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Full Version: Luke 24:32 (were not our hearts heavy?)
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In Luke 24:32 we find an expression which in Greek and Murdock and Etheridge translate to 'burnt not our Hearts inside when ...'
( Did not our heart burn within us, while he talked with us by the way, )

However, the Aramaic means something else, it does not mean 'burn' but heavy or precious.
G.D. Bauscher translates this to 'dull'.

What I understand is that they meant that they were 'slow of understanding', they even did not recognize him until he broke the bread.

So: What does a 'heavy heart' in fact mean? Is it some Aramaic idom?
distazo Wrote:In Luke 24:32 we find an expression which in Greek and Murdock and Etheridge translate to 'burnt not our Hearts inside when ...'
( Did not our heart burn within us, while he talked with us by the way, )

However, the Aramaic means something else, it does not mean 'burn' but heavy or precious.
G.D. Bauscher translates this to 'dull'.

What I understand is that they meant that they were 'slow of understanding', they even did not recognize him until he broke the bread.

So: What does a 'heavy heart' in fact mean? Is it some Aramaic idom?

Shlama Akhi:
It appears that both John Wesley Etheridge and James Murdock mistook "yakir" (heavy, honour) for "yakad" (burning). This also seems to be the same scribal error that led to the Greek "kaiomenei", "burn". To my understanding the Aramaic and Hebrew apply the equivalence of "burden=honour". The disciples were burdened and honoured to hear all that Yeshua shared with them on the way. (Luke 24:32)

Shlama,
Stephen Silver
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George Lamsa's translation is:

Luke 24:32 And they said one to another, Were not our hearts heavy within us, when he spoke with us on the road, and interpreted the scriptures to us?
thank you for your answer.

But my problem is that I don't understand the phrase 'heavey heart inside us'. Must this be understood as 'honoured?'
shlomo,

It could mean that they were deep in thoughts and emotions with what He was explaining to them and the whole encounter.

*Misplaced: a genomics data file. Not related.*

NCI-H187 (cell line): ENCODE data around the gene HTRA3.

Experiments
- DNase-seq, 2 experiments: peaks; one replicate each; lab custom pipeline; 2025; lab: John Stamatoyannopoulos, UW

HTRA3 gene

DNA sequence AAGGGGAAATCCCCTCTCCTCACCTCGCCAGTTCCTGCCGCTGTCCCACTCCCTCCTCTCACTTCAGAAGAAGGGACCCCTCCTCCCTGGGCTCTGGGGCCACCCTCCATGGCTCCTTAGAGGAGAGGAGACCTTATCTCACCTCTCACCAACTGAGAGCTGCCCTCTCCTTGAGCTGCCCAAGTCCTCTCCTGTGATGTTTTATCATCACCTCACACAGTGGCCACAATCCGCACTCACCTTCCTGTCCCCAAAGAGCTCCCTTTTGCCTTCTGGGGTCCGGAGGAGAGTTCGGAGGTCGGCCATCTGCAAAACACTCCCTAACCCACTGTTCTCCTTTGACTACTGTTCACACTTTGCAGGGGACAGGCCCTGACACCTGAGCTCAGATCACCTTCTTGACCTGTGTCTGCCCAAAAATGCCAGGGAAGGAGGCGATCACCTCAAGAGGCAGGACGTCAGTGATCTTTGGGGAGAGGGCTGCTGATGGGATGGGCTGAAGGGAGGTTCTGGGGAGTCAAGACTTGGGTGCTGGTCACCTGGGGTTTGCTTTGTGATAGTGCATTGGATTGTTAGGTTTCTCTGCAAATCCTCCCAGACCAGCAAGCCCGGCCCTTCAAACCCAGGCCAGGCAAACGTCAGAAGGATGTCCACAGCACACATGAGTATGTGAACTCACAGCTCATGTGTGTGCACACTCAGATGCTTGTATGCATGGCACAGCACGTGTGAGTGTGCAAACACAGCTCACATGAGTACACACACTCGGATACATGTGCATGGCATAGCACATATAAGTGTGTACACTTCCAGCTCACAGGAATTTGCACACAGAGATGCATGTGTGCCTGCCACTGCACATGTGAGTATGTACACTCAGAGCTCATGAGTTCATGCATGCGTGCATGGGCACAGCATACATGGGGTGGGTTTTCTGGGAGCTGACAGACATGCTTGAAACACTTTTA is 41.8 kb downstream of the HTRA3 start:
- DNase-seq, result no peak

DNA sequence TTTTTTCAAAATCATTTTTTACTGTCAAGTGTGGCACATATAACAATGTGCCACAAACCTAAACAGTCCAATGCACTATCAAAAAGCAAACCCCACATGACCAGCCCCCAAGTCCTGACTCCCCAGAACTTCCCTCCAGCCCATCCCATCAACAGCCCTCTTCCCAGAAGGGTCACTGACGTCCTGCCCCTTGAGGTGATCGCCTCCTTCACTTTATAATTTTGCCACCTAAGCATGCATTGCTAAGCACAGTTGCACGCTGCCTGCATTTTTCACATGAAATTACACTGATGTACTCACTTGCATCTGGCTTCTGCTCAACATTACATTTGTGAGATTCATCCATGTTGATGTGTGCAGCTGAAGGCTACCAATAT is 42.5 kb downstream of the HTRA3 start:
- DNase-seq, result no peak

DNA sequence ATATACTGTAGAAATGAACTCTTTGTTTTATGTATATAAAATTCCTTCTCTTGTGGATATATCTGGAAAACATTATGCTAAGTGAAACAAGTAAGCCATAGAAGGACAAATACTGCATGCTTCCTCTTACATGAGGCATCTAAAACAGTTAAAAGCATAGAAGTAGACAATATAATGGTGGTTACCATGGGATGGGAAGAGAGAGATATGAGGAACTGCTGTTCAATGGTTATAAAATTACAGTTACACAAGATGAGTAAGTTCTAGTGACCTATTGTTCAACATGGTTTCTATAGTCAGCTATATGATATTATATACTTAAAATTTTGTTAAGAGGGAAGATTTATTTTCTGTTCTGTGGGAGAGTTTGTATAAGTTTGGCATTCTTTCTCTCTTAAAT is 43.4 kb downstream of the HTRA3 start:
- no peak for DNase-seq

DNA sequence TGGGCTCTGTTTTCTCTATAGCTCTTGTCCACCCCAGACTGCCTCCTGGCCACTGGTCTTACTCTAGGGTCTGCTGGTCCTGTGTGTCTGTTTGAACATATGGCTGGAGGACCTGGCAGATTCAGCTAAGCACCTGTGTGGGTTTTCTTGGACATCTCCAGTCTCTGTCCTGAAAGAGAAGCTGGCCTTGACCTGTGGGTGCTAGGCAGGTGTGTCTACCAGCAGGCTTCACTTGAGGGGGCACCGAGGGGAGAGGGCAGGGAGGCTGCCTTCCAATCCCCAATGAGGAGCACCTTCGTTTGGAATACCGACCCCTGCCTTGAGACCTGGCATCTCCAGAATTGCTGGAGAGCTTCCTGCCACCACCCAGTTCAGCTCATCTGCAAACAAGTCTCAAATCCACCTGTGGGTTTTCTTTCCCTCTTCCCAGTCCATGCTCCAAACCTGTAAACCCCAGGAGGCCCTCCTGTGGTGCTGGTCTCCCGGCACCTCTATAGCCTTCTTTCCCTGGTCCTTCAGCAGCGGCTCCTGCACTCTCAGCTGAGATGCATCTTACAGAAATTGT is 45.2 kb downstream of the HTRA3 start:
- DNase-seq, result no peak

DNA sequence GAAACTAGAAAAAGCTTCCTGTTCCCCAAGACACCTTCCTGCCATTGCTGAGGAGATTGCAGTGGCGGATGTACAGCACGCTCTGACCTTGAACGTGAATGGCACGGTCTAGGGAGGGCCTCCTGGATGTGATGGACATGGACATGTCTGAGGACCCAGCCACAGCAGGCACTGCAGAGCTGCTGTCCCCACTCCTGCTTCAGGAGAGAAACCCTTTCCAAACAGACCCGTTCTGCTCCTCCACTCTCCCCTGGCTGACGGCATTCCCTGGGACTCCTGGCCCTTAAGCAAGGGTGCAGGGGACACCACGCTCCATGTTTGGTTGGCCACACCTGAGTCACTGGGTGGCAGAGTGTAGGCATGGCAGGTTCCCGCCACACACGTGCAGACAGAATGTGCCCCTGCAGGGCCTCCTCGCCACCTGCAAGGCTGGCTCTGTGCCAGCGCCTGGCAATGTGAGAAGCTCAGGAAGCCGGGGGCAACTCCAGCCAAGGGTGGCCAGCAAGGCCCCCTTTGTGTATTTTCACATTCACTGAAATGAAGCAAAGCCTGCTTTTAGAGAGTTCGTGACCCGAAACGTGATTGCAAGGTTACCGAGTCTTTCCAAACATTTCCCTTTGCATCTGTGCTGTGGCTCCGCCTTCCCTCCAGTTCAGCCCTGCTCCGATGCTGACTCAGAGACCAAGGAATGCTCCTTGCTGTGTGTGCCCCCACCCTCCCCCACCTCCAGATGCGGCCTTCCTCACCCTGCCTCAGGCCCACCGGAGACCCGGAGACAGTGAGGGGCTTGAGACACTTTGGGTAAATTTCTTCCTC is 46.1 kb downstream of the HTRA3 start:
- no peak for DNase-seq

In the Semitic world, the Heart is considered the centre of human intelligence rather than the Mind as in the Greek world.

push bashlomo,
keefa-morun
Dear Abudar,

Right. So this means that '...burnt our hearts inside...' is the right translation <!-- sSmile --><img src="{SMILIES_PATH}/smile.gif" alt="Smile" title="Smile" /><!-- sSmile -->

The translation 'dull/heavy' do not really make sense. As if they were depressed or stubborn while Jeshua was speaking with them.
distazo Wrote:Dear Abudar,

Right. So this means that '...burnt our hearts inside...' is the right translation <!-- sSmile --><img src="{SMILIES_PATH}/smile.gif" alt="Smile" title="Smile" /><!-- sSmile -->

The translation 'dull/heavy' do not really make sense. As if they were depressed or stubborn while Jeshua was speaking with them.

Shlama Akhi:
Please forgive me for wading in here.

[font=Estrangelo (V1.1)]Jwgb 0wh ryqy Nbl 0wh f[/font]

It is just not correct to translate the phrase in Luke 24:32 as "did not our hearts burn within us", when rather it reads, "were not our hearts heavy/precious within us". Clearly, it is a RESH and not a DALET at the end of yakir.

See also the root [font=Estrangelo (V1.1)]rqy[/font] in Matthew 15:4, Mark 10:19, Luke 18:20, Ephesians 6:2, I Timothy 5:3. In all of these instances yakar means honour.

Granted the form is slightly different but as you can see the root yakar can mean heavy, precious or honour. Payne Smith elaborates on its meaning on page 196.

Rather than trying to stretch the meaning of yakir to mean "burn", which it doesn't, just accept that the word in the text is yakir and its extended meaning shows that the disciples were naturally burdened with grief, and at the same time were honoured by the illumination of the scriptures which Yeshua shared with them on the way.

Shlama,
Stephen Silver
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shlomo Distazo,

distazo Wrote:Right. So this means that '...burnt our hearts inside...' is the right translation <!-- sSmile --><img src="{SMILIES_PATH}/smile.gif" alt="Smile" title="Smile" /><!-- sSmile -->

The translation 'dull/heavy' do not really make sense. As if they were depressed or stubborn while Jeshua was speaking with them.

The word "heavy" here is the proper translation, and translating it that way will be more accurate in keeping with the Peshitta.
My brief explanation was just to give you an idea of what it means; at best you can give its meaning in an appendix.

The words "heart", "hand", "House", "face", etc... all have special meaning when constructed with other words.

push bashlomo,
keefa-morun
Thank you all!

It is important to me to have such things right in the translation.

I think I've found the right Dutch words which imply both heavy as well as honoured.
Maybe in English as well: "Were we not deeply touched when he..?"

The footnote provides the literal text, which is Aramaic idiom.